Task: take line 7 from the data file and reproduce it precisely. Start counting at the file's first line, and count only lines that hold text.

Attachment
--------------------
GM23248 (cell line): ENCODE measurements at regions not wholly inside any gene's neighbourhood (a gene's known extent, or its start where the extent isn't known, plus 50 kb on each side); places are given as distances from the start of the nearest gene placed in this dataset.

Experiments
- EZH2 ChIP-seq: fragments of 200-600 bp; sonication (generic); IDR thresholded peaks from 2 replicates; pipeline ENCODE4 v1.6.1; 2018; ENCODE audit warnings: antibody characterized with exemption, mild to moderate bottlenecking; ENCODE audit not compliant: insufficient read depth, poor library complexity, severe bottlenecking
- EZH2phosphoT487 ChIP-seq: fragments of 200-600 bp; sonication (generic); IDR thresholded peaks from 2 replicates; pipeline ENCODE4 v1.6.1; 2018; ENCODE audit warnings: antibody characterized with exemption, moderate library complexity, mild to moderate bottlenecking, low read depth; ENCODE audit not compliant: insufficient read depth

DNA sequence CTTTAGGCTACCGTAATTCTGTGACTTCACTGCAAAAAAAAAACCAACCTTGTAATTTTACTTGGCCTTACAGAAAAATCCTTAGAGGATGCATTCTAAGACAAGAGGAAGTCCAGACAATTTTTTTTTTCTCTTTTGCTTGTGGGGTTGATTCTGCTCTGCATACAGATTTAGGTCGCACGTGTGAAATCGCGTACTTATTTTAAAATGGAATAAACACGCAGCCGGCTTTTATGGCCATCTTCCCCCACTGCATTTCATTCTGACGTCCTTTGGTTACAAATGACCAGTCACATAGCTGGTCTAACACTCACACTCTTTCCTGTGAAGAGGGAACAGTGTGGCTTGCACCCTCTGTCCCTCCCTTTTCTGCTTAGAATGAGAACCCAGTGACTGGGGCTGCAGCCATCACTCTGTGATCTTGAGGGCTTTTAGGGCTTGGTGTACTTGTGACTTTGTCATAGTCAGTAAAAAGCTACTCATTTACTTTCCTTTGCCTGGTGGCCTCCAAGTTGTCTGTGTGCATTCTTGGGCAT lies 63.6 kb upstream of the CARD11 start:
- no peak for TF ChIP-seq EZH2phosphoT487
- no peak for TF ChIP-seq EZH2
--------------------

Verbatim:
- no peak for TF ChIP-seq EZH2